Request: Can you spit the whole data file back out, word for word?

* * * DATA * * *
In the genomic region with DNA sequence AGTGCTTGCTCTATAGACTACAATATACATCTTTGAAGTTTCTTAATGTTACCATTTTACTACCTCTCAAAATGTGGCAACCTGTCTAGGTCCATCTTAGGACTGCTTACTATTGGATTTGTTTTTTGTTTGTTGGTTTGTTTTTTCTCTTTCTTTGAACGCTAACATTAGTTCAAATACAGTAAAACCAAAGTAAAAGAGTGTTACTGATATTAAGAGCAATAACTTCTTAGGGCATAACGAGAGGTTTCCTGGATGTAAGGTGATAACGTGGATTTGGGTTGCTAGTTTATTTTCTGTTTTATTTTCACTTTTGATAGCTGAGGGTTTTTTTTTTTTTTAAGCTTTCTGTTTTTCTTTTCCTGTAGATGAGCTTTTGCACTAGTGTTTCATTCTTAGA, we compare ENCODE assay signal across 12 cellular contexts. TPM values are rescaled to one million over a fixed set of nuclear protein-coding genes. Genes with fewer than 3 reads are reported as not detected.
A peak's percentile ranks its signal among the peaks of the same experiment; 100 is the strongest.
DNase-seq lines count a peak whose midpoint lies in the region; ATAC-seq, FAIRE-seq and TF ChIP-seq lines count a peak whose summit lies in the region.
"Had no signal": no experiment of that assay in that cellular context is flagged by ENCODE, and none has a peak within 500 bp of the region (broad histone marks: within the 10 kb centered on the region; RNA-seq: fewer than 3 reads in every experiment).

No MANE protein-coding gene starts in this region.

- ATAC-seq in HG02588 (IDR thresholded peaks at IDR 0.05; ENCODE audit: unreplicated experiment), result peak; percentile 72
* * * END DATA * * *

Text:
In the genomic region with DNA sequence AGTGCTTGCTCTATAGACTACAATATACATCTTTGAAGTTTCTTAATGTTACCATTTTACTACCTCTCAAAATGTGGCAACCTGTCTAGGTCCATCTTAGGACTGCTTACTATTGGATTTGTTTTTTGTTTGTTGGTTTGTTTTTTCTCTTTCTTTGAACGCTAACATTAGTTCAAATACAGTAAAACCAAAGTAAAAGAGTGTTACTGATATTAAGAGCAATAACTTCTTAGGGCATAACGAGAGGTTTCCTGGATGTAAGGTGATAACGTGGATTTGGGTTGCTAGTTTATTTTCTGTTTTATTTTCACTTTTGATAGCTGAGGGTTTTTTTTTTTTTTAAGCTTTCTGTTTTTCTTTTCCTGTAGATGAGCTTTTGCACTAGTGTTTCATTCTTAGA, we compare ENCODE assay signal across 12 cellular contexts. TPM values are rescaled to one million over a fixed set of nuclear protein-coding genes. Genes with fewer than 3 reads are reported as not detected.
A peak's percentile ranks its signal among the peaks of the same experiment; 100 is the strongest.
DNase-seq lines count a peak whose midpoint lies in the region; ATAC-seq, FAIRE-seq and TF ChIP-seq lines count a peak whose summit lies in the region.
"Had no signal": no experiment of that assay in that cellular context is flagged by ENCODE, and none has a peak within 500 bp of the region (broad histone marks: within the 10 kb centered on the region; RNA-seq: fewer than 3 reads in every experiment).

No MANE protein-coding gene starts in this region.

- ATAC-seq in HG02588 (IDR thresholded peaks at IDR 0.05; ENCODE audit: unreplicated experiment), result peak; percentile 72